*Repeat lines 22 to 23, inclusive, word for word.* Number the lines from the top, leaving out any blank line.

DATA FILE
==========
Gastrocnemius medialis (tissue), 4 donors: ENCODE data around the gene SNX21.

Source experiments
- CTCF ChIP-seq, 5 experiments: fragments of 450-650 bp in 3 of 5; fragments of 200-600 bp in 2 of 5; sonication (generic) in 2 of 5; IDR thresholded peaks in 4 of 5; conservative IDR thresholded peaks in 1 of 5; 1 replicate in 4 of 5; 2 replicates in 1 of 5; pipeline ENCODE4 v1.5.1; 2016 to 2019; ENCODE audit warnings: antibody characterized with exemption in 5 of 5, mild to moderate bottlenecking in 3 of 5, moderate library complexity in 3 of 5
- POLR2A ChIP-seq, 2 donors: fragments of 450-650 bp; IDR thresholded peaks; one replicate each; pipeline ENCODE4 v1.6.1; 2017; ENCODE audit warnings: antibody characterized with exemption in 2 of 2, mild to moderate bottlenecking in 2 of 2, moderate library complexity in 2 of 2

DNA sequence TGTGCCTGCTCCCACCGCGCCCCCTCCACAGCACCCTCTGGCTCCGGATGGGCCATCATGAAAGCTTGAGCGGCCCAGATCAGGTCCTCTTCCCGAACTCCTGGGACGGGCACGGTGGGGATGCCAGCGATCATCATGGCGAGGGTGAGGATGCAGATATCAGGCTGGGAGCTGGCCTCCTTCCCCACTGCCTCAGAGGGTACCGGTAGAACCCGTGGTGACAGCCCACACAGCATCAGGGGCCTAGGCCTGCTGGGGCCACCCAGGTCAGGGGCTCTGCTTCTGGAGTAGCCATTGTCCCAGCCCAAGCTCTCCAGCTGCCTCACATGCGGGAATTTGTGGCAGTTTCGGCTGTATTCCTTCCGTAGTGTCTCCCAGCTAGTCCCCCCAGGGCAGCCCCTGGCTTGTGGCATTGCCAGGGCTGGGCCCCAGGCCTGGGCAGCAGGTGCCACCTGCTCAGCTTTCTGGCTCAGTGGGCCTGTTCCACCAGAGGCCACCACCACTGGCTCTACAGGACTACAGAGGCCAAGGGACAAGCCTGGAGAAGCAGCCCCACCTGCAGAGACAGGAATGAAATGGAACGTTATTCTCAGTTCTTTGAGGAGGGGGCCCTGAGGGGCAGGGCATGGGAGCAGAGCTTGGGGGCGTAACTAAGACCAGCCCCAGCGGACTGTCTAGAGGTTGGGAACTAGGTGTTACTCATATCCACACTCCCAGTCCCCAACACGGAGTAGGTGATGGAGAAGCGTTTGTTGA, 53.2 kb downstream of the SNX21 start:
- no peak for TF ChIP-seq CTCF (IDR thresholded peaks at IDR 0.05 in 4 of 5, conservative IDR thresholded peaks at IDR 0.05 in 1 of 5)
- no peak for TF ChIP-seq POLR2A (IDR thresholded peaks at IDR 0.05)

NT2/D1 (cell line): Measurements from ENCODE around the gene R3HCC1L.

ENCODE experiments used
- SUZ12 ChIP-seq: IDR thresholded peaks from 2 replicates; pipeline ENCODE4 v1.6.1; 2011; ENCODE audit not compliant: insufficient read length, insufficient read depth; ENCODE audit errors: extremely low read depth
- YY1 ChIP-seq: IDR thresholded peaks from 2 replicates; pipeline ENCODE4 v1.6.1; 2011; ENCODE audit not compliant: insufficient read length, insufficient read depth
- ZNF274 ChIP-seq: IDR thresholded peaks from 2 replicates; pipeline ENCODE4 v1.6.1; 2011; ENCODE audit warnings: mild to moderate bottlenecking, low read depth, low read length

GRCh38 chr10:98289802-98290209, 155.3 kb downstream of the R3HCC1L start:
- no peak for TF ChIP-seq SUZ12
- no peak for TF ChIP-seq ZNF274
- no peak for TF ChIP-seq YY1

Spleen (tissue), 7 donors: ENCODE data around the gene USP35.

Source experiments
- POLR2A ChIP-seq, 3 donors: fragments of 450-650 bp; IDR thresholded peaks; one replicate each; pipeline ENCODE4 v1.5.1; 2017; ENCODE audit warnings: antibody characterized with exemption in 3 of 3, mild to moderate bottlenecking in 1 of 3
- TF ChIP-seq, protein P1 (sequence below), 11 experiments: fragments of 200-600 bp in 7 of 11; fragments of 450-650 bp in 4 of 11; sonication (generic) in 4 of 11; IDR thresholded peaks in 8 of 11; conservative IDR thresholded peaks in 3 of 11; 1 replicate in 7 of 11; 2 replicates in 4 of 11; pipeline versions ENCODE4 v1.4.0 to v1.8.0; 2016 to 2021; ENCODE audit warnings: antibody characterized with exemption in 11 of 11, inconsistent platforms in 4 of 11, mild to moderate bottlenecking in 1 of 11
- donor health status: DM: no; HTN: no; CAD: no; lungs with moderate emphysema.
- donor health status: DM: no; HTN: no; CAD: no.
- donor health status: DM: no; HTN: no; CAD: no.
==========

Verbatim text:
- donor health status: DM: no; HTN: no; CAD: no.
- donor health status: DM: no; HTN: no; CAD: no.